Agree in terms of the "just because we can doesn't mean we should." Remember when cloning was all the rage and there was much controversy over cloning sheep and the possibility of cloning humans? Though I'm sure cloning is still being researched widely, the furor seems to have died down and humans seem to have fallen on the side of ethics rather than science...or have they??

Elizabeth M
User Rank
Blogger
Re: Sci fi meets reality
Elizabeth M   1/22/2013 2:54:49 PM
NO RATINGS
Hi, just out of curiosity, notarboca, do you know what material was used in your original replacement? Is that, too, wearing thin now?

Dave Palmer
User Rank
Platinum
Re: Sci fi meets reality
Dave Palmer   1/22/2013 7:18:50 PM
NO RATINGS
This is very impressive, and a good example of why engineers should study biology.  The last time I took a biology class was in 9th grade -- I managed to make it all the way through college and graduate school in engineering without learning much of anything about living things.  This is a real problem, since so many of today's engineering innovations are either biomedical in nature or biologically-inspired.

I think the "gross" factor comes with the territory, to a certain extent; it's something that medical students have to learn to get over.  Intellectually, I don't think there is anything "gruesome" about body parts being made on an assembly line, especially if they will help people to have a better life.  But on an emotional/gut level, it does seem kind of creepy.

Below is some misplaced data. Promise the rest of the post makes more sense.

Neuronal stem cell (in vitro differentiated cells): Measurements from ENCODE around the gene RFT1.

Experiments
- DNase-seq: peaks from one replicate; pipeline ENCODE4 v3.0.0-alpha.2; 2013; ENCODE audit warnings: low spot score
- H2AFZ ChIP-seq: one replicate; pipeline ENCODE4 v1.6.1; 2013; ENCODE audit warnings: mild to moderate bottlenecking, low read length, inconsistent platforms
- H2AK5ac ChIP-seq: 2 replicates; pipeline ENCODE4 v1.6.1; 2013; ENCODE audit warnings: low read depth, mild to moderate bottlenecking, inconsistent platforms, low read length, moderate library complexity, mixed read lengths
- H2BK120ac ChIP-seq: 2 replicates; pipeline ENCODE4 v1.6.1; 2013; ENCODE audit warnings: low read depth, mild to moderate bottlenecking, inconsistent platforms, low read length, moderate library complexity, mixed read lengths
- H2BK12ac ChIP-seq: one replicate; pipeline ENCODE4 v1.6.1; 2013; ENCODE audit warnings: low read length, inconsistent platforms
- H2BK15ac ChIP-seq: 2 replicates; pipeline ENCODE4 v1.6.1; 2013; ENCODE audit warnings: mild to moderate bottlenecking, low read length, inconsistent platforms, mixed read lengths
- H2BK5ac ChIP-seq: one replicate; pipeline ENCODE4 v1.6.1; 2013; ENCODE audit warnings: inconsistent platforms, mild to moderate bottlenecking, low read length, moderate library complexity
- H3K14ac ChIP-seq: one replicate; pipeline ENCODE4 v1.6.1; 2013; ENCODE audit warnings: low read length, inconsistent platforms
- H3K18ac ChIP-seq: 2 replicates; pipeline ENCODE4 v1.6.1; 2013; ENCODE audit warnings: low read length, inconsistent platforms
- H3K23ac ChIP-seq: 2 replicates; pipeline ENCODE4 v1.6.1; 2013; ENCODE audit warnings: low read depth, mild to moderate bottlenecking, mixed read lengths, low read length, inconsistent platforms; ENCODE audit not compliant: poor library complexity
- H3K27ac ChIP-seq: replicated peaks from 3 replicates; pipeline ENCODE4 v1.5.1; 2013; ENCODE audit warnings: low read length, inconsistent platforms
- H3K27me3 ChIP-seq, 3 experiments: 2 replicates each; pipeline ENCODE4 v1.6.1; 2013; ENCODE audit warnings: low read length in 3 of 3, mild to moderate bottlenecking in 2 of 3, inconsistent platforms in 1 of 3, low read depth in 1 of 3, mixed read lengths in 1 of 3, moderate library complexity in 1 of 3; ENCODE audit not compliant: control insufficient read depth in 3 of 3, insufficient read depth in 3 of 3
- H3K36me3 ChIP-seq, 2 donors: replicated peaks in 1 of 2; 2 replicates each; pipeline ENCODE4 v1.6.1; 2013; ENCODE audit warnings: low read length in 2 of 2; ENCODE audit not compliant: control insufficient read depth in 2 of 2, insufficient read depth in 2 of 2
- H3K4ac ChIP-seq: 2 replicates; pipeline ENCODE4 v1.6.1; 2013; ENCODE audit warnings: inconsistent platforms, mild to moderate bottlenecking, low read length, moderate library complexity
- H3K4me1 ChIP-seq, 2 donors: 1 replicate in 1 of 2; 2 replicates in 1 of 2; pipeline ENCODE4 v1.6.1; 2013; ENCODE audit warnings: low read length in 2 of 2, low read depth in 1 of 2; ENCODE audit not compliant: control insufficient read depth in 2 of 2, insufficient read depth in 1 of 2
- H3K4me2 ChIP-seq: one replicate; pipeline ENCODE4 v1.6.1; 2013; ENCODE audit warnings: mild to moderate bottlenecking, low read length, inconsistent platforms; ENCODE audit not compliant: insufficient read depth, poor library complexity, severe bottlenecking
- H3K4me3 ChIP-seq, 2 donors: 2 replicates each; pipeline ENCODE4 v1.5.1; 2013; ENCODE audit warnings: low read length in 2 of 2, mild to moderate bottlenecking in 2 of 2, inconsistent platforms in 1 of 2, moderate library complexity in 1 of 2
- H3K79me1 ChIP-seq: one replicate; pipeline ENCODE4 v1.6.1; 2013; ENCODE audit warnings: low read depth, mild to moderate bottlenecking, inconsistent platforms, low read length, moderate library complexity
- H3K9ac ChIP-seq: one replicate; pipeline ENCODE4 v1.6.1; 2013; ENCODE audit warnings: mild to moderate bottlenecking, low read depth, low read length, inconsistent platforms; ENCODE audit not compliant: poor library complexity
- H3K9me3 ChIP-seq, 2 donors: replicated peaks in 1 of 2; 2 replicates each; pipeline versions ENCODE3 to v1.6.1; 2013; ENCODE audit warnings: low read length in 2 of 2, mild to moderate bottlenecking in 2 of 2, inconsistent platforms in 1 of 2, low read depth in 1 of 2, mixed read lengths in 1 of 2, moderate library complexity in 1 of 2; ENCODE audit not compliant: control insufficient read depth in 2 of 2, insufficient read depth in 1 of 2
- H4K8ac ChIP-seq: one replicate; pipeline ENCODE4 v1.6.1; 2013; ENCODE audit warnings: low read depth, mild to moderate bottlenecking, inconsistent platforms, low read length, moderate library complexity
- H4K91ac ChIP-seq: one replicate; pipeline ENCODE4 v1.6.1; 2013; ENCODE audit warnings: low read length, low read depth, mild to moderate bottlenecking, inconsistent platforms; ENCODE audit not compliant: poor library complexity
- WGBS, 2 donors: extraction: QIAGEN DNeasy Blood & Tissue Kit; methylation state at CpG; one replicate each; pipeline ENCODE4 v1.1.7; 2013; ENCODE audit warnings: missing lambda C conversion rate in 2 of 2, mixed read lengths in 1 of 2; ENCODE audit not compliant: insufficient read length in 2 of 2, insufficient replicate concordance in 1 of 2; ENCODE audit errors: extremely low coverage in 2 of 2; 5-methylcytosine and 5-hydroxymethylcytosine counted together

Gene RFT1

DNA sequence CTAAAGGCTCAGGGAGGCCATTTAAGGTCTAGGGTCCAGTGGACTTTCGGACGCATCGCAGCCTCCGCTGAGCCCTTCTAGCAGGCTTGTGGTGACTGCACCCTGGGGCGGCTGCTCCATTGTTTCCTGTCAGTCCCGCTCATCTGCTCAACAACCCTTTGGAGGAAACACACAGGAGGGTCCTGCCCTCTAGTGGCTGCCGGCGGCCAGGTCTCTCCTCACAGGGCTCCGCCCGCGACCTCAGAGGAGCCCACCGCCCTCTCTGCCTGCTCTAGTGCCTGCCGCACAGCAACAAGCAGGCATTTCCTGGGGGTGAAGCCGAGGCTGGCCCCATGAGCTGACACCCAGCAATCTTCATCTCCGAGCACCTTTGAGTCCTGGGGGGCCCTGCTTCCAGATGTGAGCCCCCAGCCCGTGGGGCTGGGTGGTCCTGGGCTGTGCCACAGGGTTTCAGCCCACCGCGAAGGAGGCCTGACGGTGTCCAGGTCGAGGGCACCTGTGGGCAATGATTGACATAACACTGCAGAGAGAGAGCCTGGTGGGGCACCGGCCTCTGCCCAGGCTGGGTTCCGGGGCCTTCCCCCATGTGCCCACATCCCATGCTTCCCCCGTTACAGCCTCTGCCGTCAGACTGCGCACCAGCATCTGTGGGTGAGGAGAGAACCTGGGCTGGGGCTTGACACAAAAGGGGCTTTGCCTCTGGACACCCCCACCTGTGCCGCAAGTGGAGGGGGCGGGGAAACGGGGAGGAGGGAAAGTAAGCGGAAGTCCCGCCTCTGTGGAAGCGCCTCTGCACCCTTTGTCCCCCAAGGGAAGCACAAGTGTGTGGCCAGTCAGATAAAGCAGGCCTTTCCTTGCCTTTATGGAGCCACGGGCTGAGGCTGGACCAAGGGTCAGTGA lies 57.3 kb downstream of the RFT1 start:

Page 1/2  >  >>


Partner Zone
Latest Analysis
A Silicon Valley company has made the biggest splash yet in the high-performance end of the electric car market, announcing an EV that zips from 0 to 60 mph in 3.4 seconds and costs $529,000.
The biggest robot swarm to date is made of 1,000 Kilobots, which can follow simple rules to autonomously assemble into predetermined shapes. Hardware and software are open-source.
The Smart Emergency Response System capitalizes on the latest advancements in cyber-physical systems to connect autonomous aircraft and ground vehicles, rescue dogs, robots, and a high-performance computing mission control center into a realistic vision.
Tolomatic ERD actuator provides high-tolerance, high-force capabilities at a low cost to innovative medical therapy machine.
The diesel engine, long popular on European roads, is now piquing the interest of American automakers.
More:Blogs|News
Design News Webinar Series
7/23/2014 11:00 a.m. California / 2:00 p.m. New York
7/17/2014 11:00 a.m. California / 2:00 p.m. New York
6/25/2014 11:00 a.m. California / 2:00 p.m. New York
5/13/2014 10:00 a.m. California / 1:00 p.m. New York / 6:00 p.m. London
Quick Poll
The Continuing Education Center offers engineers an entirely new way to get the education they need to formulate next-generation solutions.
Sep 8 - 12, Get Ready for the New Internet: IPv6
SEMESTERS: 1  |  2  |  3  |  4  |  5  |  6


Focus on Fundamentals consists of 45-minute on-line classes that cover a host of technologies. You learn without leaving the comfort of your desk. All classes are taught by subject-matter experts and all are archived. So if you can't attend live, attend at your convenience.
Next Class: September 30 - October 2
Sponsored by Altera
Learn More   |   Login   |   Archived Classes
Twitter Feed
Design News Twitter Feed
Like Us on Facebook

Sponsored Content

Technology Marketplace

Copyright © 2014 UBM Canon, A UBM company, All rights reserved. Privacy Policy | Terms of Service